I told some kids today that very smart people make it their jobs to write out error messages describing a complex problem in a language that non-engineers can understand. I demonstrated an error by creating a bad file name, and then trying to upload it to our classroom website's "editing room" (an online folder where kids share work). We read the error message, and not surprisingly we figured out what was wrong with the file name.

In an informal poll, more than half of my students feel they are smarter than their parents when it comes to operating a computer. Therefore I have concluded that they have been told by the adults who have taught them about computers thus far that they are not smart enough to figure out what an error message means, and that they as students are not to be trusted to read this message and attempt to troubleshoot the problem themselves?

What's the worst that could happen? They lose their work? Possibly, but not learning about computers and not learning how to troubleshoot problems would be a greater loss than a few paragraphs of typing.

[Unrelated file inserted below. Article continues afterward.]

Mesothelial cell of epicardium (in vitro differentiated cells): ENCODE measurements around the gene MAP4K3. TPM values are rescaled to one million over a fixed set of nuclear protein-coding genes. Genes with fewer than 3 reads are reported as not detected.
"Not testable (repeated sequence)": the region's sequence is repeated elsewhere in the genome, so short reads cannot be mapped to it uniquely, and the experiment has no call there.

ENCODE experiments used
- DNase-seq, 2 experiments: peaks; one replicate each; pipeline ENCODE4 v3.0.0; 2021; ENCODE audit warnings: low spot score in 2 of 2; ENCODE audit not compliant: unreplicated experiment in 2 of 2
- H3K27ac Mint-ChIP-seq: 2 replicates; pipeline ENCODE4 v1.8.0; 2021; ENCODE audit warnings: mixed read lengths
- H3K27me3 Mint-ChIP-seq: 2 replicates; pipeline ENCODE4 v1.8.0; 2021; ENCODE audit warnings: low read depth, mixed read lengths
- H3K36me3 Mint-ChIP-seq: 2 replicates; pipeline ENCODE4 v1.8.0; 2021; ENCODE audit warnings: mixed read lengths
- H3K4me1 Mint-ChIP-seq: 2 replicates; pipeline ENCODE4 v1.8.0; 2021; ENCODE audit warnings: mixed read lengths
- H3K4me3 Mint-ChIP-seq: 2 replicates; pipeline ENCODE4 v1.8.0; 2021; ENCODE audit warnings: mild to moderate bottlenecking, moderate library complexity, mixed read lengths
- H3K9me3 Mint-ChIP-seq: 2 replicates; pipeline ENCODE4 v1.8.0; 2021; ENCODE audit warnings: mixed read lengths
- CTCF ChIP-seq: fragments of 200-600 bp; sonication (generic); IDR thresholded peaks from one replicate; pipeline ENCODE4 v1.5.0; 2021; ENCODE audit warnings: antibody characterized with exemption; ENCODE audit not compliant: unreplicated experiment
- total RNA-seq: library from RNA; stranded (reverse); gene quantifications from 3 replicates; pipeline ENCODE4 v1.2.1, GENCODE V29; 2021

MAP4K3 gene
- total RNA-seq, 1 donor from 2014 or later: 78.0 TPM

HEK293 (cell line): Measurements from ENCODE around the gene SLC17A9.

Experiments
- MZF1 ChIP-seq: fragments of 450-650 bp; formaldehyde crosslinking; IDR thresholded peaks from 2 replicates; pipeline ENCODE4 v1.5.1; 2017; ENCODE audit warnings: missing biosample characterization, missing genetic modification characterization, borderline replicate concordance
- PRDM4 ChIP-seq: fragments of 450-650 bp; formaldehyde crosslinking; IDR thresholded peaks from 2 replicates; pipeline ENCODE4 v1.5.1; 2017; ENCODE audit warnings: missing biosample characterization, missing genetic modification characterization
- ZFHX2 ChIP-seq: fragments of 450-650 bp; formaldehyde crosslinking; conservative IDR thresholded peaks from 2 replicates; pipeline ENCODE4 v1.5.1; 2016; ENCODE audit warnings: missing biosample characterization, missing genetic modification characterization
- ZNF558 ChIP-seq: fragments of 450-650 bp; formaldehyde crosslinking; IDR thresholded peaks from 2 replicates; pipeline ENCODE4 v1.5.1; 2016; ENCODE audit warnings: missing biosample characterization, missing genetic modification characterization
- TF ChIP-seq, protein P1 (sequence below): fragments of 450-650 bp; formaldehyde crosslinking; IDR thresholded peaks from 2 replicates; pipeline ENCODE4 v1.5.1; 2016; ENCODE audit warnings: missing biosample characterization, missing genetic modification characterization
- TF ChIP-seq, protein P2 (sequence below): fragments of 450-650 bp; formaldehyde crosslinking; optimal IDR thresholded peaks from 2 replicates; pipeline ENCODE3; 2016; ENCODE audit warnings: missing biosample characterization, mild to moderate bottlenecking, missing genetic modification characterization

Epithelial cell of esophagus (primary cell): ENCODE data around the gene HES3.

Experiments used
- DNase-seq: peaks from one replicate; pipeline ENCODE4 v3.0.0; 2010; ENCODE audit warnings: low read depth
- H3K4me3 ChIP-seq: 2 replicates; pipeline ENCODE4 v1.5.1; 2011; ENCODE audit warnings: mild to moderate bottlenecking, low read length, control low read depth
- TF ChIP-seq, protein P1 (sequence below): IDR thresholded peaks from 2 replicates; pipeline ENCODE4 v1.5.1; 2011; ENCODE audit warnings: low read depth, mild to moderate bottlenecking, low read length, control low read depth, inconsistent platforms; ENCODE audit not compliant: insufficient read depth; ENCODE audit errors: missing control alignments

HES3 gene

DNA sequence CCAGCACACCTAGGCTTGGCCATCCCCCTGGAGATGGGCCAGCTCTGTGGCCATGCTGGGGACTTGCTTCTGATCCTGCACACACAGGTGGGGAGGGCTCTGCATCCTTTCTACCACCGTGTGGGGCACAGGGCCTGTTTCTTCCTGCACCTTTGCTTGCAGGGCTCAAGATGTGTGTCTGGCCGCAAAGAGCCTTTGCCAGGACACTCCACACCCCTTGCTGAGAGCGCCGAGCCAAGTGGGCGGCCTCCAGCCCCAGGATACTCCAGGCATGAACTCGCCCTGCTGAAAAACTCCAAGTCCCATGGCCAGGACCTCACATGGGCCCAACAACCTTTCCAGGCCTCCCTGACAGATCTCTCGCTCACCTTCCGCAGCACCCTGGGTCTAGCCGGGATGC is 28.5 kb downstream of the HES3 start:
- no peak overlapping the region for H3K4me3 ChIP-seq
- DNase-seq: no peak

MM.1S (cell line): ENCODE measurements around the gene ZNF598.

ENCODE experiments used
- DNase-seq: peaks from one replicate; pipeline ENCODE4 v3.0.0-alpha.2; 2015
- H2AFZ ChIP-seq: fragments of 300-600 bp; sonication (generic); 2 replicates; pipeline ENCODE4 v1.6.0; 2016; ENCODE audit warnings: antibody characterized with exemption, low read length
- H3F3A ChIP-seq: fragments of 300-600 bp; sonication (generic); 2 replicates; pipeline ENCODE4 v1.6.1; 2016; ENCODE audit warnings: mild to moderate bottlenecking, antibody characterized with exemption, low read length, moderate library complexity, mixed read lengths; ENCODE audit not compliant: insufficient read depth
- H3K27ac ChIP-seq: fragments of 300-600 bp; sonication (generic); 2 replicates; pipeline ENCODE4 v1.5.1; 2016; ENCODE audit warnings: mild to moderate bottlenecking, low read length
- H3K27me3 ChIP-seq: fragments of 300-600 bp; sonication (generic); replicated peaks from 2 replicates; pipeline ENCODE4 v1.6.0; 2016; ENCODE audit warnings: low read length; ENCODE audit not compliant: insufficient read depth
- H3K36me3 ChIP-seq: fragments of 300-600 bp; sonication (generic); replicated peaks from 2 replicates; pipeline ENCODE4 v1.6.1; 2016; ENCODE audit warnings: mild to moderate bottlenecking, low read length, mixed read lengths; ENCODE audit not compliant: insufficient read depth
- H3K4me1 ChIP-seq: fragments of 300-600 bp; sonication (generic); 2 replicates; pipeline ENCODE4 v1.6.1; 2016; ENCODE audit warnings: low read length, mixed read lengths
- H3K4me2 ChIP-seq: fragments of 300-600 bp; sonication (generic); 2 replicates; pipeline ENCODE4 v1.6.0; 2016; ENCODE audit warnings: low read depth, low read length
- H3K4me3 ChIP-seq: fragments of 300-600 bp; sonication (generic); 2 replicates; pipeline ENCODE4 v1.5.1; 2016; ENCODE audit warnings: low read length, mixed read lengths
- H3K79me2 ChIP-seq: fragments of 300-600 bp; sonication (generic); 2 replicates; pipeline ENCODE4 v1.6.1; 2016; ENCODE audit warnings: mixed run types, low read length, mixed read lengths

Empower kids to troubleshoot. Initially they feel nervous or a bit overwhelmed, but we don't let them keep their training wheels on their bikes forever. Why should computer use be different?

Thursday, October 8, 2009

Embedding the best of the Web - CUEBC 2009

I am off to CUEBC later this month! I will be presenting on using "embed codes" in education. What is embedding? Why is it important in education?

How about starting your math lesson off with a laugh:

Embed codes are ways to bring great videos, podcasts, maps, projects, slideshows and more - right to your own classroom website.

I decided to embed a map to CUEBC 2009 - being hosted at Sullivan Heights in Surrey, BC. That way, all my friends could know where to meet me. I went to google maps, and googled the address. I got a map, and in the upper right corner of the map box I found a button labelled "Link". When I clicked it I got an embed code. I then came here to my blog, and when I clicked on the "edit html" tab -